Some "portable" headphone amplifiers aren't all that small, but the Firestone Audio Fireye Mini is downright tiny.
It's just 1.5 inches by 1 inch by 0.5 inch, and the soft-rubber-shelled amp weighs almost nothing, so you can hang it off your iPod, iPad, iPhone or any device with a 3.5mm headphone output. Plugging in a headphone turns the Mini on and lights a bright blue LED, unplugging turns the amp off. Charge the Mini via the USB connection and it'll play for up to 24 hours. It's available in green, gray, purple, red, and white.
The Mini is no giant-killer, but it definitely bumped up the detail and resolution of my Monster Turbine Copper, Ultimate Ears UE-4, and vPulse in-ear headphones. The Mini made each one sound like a better pair of headphones. Radiohead's "Amnesiac" had a more expansive soundstage, bass definition firmed up, and treble sparkle improved compared with what I get straight out of my iPod Classic. The amp's definitely worth $39, so if you've already invested in a nice set of headphones, why not see how good they can sound? Once I got used to having the Mini on my iPod the sound was drab without it. One caveat: your headphones' mic and phone controls won't work when plugged into the Mini; you can still hear the tunes, but that's all.
Measuring a still-compact 2.4 inches by 3.2 inches by 0.6 inch, the Fireye DA USB digital-to-analog converter/headphone amp ($199) isn't much bigger than the Mini. The machined metal chassis, volume control knob, and switches exude quality. The DA was designed to work with computers, but not with iPods/iPhones, etc. I used a Mac Mini as a music source for all of my listening tests.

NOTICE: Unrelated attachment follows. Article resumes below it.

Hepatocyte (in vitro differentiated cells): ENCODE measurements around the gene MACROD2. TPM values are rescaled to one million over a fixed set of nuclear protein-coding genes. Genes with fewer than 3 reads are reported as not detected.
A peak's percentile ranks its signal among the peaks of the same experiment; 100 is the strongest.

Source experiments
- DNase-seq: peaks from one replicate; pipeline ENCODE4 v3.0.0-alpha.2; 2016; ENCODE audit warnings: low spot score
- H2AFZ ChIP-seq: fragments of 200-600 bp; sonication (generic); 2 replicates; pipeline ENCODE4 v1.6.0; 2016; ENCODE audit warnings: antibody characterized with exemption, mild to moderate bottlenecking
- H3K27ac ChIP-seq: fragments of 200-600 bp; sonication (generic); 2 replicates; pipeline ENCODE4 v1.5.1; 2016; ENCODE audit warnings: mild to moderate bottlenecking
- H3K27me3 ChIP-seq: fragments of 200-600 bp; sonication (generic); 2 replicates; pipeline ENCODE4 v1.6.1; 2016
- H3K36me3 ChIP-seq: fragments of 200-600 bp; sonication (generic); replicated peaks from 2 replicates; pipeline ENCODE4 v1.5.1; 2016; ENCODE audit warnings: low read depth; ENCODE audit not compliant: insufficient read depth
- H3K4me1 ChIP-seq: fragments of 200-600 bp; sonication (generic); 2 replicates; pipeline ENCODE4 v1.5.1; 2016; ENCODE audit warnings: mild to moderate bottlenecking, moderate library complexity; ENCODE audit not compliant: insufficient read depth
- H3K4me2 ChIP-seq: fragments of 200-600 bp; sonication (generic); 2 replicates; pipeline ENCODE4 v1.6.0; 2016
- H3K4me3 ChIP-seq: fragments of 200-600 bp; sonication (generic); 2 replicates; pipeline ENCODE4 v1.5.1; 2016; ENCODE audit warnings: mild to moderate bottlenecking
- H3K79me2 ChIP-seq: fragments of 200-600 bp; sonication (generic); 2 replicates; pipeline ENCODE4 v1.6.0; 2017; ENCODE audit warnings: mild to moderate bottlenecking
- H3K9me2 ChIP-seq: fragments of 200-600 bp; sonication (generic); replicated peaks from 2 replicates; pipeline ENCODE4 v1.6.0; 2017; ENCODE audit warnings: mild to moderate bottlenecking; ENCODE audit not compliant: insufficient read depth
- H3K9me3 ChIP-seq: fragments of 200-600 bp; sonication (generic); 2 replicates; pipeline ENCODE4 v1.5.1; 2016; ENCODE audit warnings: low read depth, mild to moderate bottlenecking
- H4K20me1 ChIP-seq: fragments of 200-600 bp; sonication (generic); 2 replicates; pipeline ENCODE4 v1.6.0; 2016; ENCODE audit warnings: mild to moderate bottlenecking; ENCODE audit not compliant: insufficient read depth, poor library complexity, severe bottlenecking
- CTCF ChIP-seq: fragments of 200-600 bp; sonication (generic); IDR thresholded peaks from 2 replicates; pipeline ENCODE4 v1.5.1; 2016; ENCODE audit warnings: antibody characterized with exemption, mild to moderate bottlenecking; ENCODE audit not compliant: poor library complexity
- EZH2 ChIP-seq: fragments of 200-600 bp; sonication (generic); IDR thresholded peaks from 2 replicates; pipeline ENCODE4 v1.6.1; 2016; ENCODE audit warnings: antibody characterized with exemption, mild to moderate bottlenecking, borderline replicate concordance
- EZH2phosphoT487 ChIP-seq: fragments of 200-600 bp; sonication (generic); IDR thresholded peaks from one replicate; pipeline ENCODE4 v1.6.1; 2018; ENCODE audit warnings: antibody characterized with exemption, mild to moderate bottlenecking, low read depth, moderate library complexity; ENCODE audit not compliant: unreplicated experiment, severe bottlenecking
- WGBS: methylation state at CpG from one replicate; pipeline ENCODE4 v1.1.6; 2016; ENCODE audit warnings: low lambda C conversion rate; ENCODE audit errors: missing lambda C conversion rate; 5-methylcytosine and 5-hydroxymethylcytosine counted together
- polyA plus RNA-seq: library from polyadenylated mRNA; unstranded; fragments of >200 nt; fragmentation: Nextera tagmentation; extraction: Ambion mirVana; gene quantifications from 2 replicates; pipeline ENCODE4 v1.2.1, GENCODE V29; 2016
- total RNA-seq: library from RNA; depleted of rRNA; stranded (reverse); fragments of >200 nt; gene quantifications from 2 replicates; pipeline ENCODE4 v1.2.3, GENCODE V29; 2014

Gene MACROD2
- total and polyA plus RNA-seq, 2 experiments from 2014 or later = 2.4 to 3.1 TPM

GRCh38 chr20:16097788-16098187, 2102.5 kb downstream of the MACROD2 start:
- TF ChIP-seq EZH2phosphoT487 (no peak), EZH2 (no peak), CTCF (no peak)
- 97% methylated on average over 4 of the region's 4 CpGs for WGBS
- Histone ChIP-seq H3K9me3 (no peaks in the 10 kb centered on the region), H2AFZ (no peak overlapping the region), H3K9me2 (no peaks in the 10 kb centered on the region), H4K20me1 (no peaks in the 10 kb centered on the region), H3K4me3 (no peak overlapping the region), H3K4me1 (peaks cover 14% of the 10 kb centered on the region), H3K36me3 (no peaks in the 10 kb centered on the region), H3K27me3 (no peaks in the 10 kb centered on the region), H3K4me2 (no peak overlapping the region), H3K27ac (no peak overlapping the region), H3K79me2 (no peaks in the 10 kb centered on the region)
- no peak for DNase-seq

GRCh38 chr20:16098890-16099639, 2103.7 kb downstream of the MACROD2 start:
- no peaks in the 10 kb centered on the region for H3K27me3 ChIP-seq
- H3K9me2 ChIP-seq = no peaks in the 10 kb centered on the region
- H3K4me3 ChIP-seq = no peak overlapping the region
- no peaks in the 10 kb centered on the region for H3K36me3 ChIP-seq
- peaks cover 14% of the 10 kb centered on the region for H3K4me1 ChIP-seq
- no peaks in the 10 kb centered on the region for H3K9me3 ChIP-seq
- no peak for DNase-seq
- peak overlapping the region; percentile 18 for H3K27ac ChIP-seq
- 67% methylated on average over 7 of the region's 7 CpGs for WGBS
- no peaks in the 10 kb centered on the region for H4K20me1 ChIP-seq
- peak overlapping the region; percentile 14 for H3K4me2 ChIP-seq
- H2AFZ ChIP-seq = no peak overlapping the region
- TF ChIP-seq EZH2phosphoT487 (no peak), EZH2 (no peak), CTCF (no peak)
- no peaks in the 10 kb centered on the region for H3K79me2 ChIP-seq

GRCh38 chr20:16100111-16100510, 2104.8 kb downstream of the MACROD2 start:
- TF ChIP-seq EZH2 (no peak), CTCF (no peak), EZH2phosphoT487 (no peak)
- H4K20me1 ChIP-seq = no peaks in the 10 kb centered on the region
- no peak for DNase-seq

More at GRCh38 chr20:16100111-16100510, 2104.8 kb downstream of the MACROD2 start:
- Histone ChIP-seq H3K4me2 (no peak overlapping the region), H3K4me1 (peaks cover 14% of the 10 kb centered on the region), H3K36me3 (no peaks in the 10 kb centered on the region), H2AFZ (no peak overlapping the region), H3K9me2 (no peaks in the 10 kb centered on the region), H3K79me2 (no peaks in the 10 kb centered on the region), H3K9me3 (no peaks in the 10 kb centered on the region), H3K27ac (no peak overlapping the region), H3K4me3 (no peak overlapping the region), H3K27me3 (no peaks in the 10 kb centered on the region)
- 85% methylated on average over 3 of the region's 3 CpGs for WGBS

The DA's sound has a solid foundation, so weighty bass impact is the star attraction here. Definition and punch are strong, and there's a bass boost switch on the front panel that adds even more kick to the low frequencies on my Audio-Technica ATH-M50 headphones.
The DA has two output jacks: a 3.5mm headphone jack and a 3.5mm line output/optical/digital. The front panel has bass boost and gain switches, while the second one pushes the volume level up for hard-to-drive headphones, like my 300-ohm Sennheiser HD 580s.
In direct comparisons with the Fiio E17 USB headphone amp ($139 on Amazon) with big orchestral scores punctuated with bass drums, both amps reached down to the deepest bass frequencies with ease, but the E17 sounded fuller and richer. The DA exerted greater control, so each drum hit was more distinct. The E17's warmth extended up through the midrange so strings sounded great, while the DA was leaner, but clearer-sounding. I was listening over the Audio-Technica ATH-M50 earphones, and switching over to the Sennheiser HD 580 headphones presented a very different sound, with a more distant perspective.
The HD 580s need more power than the M50s, but flicking the DA's high-gain switch fixed that problem. Even so, the Sennheiser sound was more laid-back and mellower than the M50s'. Classical and other types of acoustic music sound more realistic with the Sennheiser/DA combination than with the Audio-Technica. A quick switch over to the Fiio E17 was a bit of a letdown because the sound lacked the DA's resolution of fine detail. Amy Winehouse's music didn't change my feelings about both amps; the DA unleashed more of Winehouse's swagger and edge.
Finishing up with the Bowers & Wilkins P5 headphones, the E17 sounded veiled compared with the DA. I like both amps for different reasons. If you prefer warmth over detail, go for the E17; if you crave maximum resolution the DA would be a better choice.